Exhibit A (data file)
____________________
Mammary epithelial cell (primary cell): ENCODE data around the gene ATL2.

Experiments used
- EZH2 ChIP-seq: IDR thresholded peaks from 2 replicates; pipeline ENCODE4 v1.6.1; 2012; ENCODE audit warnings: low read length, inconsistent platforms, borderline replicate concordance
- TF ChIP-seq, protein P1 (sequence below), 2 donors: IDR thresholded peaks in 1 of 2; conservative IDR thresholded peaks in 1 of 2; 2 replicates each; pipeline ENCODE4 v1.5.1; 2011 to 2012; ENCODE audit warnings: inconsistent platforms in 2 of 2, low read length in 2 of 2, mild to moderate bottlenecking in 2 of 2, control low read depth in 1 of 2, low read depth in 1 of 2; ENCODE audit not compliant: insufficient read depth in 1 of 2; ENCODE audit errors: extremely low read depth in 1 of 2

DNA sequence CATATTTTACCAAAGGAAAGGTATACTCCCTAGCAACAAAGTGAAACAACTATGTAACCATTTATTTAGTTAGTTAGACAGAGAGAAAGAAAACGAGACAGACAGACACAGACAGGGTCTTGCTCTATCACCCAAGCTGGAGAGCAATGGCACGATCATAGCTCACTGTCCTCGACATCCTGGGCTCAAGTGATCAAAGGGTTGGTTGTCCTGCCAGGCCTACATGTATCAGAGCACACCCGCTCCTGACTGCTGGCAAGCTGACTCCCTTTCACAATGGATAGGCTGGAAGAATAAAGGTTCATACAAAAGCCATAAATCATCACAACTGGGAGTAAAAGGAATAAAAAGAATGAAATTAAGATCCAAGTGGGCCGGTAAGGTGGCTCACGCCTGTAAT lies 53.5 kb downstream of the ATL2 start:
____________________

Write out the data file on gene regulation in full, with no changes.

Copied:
Mammary epithelial cell (primary cell): ENCODE data around the gene ATL2.

Experiments used
- EZH2 ChIP-seq: IDR thresholded peaks from 2 replicates; pipeline ENCODE4 v1.6.1; 2012; ENCODE audit warnings: low read length, inconsistent platforms, borderline replicate concordance
- TF ChIP-seq, protein P1 (sequence below), 2 donors: IDR thresholded peaks in 1 of 2; conservative IDR thresholded peaks in 1 of 2; 2 replicates each; pipeline ENCODE4 v1.5.1; 2011 to 2012; ENCODE audit warnings: inconsistent platforms in 2 of 2, low read length in 2 of 2, mild to moderate bottlenecking in 2 of 2, control low read depth in 1 of 2, low read depth in 1 of 2; ENCODE audit not compliant: insufficient read depth in 1 of 2; ENCODE audit errors: extremely low read depth in 1 of 2

DNA sequence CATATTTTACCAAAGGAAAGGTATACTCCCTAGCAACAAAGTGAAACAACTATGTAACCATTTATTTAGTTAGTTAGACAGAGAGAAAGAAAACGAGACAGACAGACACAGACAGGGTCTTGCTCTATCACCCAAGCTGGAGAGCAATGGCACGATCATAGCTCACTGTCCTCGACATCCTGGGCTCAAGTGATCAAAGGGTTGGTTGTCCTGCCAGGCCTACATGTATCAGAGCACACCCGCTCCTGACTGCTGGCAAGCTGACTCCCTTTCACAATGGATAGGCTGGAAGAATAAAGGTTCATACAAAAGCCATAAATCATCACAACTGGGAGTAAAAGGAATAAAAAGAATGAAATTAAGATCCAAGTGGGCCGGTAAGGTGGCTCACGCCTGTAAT lies 53.5 kb downstream of the ATL2 start: